JAMIE: So yeah, it is a double edged sword, it really is because there are, I'm more to where they're going to do it. You can't stop it, but you can make people aware of it. I don't get so upset as I used to unless it's blatant. I think I put this post maybe about a month ago, I mean, outright it's like a copyright situation where it's, it's, like, down to the colors. And so, but I think that's a different, that's a different issue as far as appropriation, I. It's irritating, but I don't it's really hard because I have so many people now asking, Can they wear it? Can they buy from me? Whereas I didn't have that before. And of course you can. Otherwise I wouldn't be selling it. We you know we have to pick our battles I think really really carefully. Do we want to go there with someone who's doing some, you know some ridiculous, but then there is. Where's that line, how do you choose them? And it's all personal preference I think but we I think we do as a whole, have to be very careful. And I think we also need to change our language. When we call someone out about it in a more educational understanding and understanding that those people that are doing it, they don't know, they really don't and attacking that person is not going to have them listen to you. They're not going to hear it. I, you know, I, I'm changing the way or at least I tried. When I get those questions those awkward weird questions rather than getting mad about it, you just sort of live in teepees. You know, it's no more WTF. It’’s no, there's an easier way to educate people I think and I think we all do that I think it'll get a little bit easier and we'll see less of it if we're willing and people are willing to listen and if we educate in a nicer way, I think.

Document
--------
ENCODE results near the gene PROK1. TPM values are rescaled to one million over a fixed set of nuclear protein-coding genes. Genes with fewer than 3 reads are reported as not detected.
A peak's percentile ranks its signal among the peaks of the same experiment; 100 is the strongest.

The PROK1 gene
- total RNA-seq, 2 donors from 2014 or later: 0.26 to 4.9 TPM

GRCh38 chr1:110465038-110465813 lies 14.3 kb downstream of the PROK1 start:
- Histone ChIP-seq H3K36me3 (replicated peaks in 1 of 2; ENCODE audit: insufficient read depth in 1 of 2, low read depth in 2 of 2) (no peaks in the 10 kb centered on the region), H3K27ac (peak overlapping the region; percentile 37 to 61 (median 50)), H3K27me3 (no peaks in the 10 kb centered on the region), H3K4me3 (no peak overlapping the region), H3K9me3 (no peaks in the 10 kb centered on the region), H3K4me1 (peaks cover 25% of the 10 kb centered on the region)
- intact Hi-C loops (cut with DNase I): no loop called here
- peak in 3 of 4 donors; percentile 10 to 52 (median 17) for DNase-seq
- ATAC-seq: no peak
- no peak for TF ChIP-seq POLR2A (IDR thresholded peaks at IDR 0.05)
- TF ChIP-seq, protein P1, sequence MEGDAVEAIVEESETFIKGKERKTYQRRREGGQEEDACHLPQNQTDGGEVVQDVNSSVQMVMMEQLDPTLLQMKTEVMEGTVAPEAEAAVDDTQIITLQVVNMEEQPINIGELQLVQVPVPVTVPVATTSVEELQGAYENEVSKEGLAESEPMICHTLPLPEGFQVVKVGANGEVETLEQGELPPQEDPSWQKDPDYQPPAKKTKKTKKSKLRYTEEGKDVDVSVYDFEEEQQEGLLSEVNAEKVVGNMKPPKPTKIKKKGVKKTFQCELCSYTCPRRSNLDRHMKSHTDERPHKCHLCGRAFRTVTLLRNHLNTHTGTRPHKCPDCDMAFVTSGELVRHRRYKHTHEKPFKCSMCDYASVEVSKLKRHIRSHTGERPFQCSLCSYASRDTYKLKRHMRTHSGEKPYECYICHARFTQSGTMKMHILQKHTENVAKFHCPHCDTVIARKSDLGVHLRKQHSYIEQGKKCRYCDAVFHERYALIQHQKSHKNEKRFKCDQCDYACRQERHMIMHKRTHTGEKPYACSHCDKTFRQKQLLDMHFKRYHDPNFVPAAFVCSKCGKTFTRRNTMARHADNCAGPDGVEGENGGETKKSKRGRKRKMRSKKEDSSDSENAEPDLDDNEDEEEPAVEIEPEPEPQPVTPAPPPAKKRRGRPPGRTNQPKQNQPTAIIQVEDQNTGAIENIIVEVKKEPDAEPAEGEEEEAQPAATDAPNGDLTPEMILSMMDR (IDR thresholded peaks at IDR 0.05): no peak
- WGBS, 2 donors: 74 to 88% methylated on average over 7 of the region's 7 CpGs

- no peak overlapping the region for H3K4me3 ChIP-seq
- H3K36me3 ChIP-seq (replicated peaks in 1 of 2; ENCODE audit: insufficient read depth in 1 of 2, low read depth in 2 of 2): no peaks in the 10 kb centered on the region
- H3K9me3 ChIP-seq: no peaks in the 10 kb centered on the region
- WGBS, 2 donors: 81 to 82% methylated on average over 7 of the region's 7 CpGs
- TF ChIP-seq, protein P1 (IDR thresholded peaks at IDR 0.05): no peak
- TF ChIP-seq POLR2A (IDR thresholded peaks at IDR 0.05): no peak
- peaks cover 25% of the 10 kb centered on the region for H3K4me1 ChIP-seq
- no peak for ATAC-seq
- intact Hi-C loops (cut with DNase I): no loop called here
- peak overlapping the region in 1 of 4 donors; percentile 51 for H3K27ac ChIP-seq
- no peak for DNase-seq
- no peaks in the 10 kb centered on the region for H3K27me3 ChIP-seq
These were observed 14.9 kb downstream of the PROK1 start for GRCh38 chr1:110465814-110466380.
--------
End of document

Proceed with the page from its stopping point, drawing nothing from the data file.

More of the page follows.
ADRIENNE: Yeah, I mean it's hard. It's definitely like the frustration builds up from all of the times we've seen this and it's oh my god it's the 12th one I've seen this week. But, yeah, it's definitely these conversations are never easy for anyone involved. I think they're, they're very difficult, and I did want to ask you because you have this talent for being able to find the source material. So, like, maybe we can actually tell the story of the Christi Belcourt Valentino collaboration gone wrong, but, um, Jamie you were able to find the actual moccasins that they had ripped off and you have sent me pictures before like ones from museum collections. And so, just curious about how do you have just the catalogue of these pieces in your head, are you able to go out and look for them like how does that work?